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An Encounter with Ted Kennedy

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Ted Kennedy, who was honored Monday night, has been a force in the U.S. Senate for a very long time. The following is a little known story but typical of the kind of power Kennedy wielded in the Senate, as early as the late 1960s. This is a story related to me by former Senator Mike Gravel, who served 12 years with Ted Kennedy, believing Ted to be a great senator and formidable sparring partner:

Before winning the general election I flew to Washington in September 1968 seeking money and advice. I was pumped. I remember on approach to National Airport spying the Capitol dome through the mist below.

I had stopped in Waverly, Minnesota to meet Hubert Humphrey. Hubert, who was in the middle of his presidential race against Nixon, told me: "Give four years to the Lord, and then start worrying about being re-elected. Don't even think about campaigning for the first four years. Just concentrate on being the best damn senator you can be." I never met a finer man in politics than Hubert Humphrey.

In D.C., I met with other prominent Democratic senators who wanted to keep the seat in Democratic hands. Though I was the nominee from the largest state with seemingly the least influence, it was oil-rich with important military installations. Mike Mansfield, the Senate Majority Leader and Russell Long, the Senate Majority Whip, advised me about what to expect in the Senate. As I left Long's office, he said, "You know Mike, nobody is running against me for re-election for Whip in January, so I would appreciate if I had your support."

"Of course I'll support you," I said. He was the Whip. Without opposition there was no sense not supporting him. I hadn't even been elected yet, so it was an honor to be even asked.

I then met Ted Kennedy on the back porch of his McLean, Va. townhouse, mostly to have pictures taken with him. Napolitan used the photos in a revised version of the film Man for Alaska for the general election. We renamed it Man for the 70s. I also chatted with Ted about life in the Senate and gave him my condolences about the unconscionable loss of Bobby just three months earlier.

Back in Anchorage at Christmas, after I was elected, I got a telephone call. It was Kennedy. He was out skiing with his kids somewhere. It wasn't like any other family on a skiing holiday. It was always an event: Something for the picture magazines, like their touch football games.

"You know Mike, I've decided to run for Whip," he said. "I want your support."

I couldn't believe it. First off, I thought it was a stupid idea. He's practically the next presidential nominee. Why would he want to become a minion of the Senate? He didn't need to be number two behind Mansfield. Secondly, I'd just promised my support to Long because he told me he was running unopposed.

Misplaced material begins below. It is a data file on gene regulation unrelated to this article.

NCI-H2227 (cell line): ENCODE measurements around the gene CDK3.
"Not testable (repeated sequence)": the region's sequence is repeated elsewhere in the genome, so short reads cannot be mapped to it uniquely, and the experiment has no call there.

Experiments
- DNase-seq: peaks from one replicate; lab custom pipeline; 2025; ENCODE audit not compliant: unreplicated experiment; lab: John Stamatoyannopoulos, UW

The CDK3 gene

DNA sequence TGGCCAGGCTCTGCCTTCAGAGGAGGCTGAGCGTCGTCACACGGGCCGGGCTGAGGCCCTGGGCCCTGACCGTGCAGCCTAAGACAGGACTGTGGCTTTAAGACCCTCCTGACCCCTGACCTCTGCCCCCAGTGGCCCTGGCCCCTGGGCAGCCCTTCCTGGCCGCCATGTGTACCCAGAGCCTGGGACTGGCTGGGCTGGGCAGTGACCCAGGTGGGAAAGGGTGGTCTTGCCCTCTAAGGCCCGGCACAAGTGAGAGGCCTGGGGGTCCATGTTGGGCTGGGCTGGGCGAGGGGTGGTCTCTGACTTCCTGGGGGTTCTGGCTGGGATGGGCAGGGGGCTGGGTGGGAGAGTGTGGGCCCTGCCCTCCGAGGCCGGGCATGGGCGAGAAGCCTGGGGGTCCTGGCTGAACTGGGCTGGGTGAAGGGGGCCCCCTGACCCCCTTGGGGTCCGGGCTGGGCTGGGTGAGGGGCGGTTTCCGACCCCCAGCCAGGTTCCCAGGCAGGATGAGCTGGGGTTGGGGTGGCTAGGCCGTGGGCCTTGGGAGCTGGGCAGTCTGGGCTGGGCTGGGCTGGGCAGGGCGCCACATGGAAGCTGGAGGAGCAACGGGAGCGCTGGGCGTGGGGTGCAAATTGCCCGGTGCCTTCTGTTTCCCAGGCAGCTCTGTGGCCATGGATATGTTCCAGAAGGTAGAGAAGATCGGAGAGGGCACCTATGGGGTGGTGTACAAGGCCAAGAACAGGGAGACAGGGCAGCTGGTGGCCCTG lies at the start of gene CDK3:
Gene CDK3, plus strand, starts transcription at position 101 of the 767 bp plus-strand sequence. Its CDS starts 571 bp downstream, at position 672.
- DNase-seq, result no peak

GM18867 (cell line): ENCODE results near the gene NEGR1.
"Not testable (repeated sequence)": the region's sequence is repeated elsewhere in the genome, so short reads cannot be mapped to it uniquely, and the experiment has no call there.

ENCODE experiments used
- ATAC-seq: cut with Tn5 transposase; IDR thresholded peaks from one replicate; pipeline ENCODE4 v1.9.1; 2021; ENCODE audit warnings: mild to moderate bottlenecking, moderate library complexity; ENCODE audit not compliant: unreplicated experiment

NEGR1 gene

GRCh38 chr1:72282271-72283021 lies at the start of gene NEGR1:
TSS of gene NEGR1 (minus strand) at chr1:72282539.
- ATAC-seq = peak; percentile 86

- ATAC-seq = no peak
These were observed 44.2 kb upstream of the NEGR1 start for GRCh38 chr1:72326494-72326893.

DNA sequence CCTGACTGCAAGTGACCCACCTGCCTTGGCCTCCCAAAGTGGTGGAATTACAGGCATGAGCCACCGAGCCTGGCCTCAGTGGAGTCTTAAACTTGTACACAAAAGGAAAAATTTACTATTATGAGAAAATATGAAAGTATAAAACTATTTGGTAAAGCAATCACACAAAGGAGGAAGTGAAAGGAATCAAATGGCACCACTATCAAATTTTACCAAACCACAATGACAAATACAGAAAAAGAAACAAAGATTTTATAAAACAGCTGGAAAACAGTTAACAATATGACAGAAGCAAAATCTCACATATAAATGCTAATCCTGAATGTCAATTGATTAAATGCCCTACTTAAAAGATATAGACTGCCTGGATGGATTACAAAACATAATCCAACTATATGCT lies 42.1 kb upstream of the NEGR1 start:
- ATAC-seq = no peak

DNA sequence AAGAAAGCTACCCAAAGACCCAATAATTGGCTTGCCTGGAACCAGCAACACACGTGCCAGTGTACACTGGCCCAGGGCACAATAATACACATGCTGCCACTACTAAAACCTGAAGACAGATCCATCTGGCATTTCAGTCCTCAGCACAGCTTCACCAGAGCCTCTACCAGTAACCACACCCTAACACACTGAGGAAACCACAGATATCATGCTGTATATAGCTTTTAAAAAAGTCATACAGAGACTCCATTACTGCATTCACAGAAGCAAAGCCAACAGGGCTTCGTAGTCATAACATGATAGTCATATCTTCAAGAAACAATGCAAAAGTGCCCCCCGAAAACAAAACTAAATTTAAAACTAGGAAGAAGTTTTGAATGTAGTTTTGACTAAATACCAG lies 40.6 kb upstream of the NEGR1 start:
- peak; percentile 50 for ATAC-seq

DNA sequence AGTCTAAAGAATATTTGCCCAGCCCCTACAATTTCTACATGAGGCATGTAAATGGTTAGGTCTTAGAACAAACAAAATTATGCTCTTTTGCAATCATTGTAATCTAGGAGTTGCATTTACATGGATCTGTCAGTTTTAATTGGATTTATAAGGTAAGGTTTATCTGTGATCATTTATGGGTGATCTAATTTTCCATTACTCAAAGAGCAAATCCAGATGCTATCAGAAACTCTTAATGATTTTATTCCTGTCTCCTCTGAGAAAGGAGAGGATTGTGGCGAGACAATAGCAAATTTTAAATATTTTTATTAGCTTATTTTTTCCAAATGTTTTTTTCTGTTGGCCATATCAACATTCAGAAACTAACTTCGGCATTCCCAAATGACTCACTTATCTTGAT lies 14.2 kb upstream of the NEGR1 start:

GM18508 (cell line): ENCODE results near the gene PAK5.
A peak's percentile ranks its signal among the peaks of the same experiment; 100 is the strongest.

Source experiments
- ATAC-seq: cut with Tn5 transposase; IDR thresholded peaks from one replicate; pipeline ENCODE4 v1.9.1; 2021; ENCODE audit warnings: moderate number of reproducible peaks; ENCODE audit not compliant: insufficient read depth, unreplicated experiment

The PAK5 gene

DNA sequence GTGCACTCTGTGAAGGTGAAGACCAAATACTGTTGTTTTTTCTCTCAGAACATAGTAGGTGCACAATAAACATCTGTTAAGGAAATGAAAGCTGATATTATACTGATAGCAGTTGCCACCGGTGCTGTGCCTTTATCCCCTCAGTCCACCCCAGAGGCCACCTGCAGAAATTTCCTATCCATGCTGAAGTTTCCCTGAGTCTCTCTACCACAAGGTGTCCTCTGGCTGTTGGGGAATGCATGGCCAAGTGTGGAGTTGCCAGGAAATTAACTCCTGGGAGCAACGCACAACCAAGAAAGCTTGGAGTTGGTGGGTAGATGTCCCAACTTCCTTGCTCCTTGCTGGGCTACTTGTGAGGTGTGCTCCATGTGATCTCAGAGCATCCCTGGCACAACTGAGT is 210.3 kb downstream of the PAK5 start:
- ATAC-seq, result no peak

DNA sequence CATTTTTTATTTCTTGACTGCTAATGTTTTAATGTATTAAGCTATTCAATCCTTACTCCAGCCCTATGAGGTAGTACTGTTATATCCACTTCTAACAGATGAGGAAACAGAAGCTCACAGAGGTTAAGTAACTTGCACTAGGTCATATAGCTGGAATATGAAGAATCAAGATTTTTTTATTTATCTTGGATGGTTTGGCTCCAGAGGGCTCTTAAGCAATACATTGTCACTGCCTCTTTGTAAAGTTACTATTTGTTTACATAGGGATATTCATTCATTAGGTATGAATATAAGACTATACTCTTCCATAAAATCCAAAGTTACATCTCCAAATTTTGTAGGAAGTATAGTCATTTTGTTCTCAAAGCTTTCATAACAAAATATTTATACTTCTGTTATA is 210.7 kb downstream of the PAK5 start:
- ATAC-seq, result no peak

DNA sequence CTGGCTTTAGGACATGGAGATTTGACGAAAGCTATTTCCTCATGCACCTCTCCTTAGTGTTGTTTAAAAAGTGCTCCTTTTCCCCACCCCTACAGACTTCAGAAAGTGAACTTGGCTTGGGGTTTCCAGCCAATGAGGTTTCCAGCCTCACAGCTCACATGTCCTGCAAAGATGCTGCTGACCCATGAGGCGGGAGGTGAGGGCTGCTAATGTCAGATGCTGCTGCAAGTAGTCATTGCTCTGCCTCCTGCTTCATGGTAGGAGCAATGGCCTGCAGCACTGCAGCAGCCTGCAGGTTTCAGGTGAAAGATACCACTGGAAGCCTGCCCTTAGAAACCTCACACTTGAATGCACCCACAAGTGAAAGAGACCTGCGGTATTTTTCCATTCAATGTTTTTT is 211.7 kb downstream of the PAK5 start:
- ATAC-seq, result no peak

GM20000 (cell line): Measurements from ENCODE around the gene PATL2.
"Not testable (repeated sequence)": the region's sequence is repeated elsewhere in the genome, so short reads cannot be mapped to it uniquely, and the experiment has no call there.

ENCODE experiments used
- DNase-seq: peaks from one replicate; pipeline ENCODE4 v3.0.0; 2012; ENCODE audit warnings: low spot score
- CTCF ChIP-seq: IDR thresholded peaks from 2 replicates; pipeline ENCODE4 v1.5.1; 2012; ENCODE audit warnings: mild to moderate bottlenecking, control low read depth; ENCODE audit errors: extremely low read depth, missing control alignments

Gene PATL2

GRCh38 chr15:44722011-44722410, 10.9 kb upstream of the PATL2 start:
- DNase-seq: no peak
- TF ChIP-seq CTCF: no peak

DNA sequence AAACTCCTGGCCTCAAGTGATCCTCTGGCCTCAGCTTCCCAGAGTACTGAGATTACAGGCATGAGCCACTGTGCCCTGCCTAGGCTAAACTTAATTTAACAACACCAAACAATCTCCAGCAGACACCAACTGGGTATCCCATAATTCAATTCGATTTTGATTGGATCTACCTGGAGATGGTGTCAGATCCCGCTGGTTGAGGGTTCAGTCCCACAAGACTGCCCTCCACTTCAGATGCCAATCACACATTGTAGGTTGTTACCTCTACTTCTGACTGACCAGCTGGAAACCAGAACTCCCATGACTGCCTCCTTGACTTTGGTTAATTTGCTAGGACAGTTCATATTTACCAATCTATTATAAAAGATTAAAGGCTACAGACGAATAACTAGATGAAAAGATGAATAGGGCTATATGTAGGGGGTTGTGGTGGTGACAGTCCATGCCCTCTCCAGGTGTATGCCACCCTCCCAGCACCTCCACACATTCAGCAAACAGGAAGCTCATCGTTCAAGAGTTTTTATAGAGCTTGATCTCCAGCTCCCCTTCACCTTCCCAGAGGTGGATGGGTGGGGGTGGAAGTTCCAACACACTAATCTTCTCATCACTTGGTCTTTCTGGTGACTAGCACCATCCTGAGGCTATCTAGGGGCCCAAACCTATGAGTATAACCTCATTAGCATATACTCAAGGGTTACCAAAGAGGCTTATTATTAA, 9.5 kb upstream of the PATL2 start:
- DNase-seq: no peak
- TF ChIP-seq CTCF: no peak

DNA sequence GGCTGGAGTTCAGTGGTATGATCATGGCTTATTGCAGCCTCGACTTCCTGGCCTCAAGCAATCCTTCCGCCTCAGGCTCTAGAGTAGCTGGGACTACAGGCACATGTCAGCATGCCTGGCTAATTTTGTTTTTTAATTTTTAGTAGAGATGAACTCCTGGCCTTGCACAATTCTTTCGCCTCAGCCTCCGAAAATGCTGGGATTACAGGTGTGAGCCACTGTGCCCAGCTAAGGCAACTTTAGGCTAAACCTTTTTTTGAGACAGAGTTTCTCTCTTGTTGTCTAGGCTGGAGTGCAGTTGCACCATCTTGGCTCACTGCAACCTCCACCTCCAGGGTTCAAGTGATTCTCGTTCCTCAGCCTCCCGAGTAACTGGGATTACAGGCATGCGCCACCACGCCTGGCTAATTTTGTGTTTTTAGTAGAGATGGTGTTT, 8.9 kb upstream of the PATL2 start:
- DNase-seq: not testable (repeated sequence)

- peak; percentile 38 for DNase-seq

"Ted," I said. "I committed myself to Russell Long. I didn't know you were going to run. You never told me anything. I saw you a day after I saw Russell."
"I'm sure..." he said.

"Look it," I cut him off. "From an ideological point of view, you'd be my candidate. But I'm not going to start off my career by giving my word of support and then chucking it to go with you." I hadn't even been sworn in yet and my credibility would be in question.

"Oh, I understand," Kennedy said. I thought that was the end of it. But these are the Kennedys. You don't turn the Kennedys down. I was a brand new man coming in to the exclusive club and I had refused to become a Kennedy man. He wanted me on a leash, like he had others. So he unleashed his people on me. They hounded me to get my vote. Before the election for Whip I called him.

"Look, Ted, get these people off my fucking back," I said. "I told you my situation. I'm sorry I can't support you. But you get them off my back."

Ted Kennedy hadn't been spoken to like that in a very long time. I got sworn in on January 3, 1969 and the vote for Whip was held. Ted won. He took over the committee on committees, giving him the power to determine who served on what committees. I requested to be on the Commerce committee to take Bartlett's place. When I didn't get it, I asked Robert Byrd why. He said Ted objected. I got Environment and Public Works instead. I also had to serve under Scoop Jackson on the Energy committee, because I was from an energy state. At first I had a good relationship with Jackson.

I gave it back to Ted a few times on the floor. He realized he screwed the wrong guy. So he tried to make it up to me. When my wife's father died I had to tell him, since he was Whip, that I would be absent from the Senate for the funeral. Ted sent flowers to this very modest Montana farmer. It was a big deal at the service when those flowers arrived from the presumed next president of the United States.

The above is an excerpt from A Political Odyssey: The Rise of American Militarism and One Man's Fight to Stop It by Sen. Mike Gravel and Joe Lauria, published by Seven Stories Press.

www.politicalodyssey.com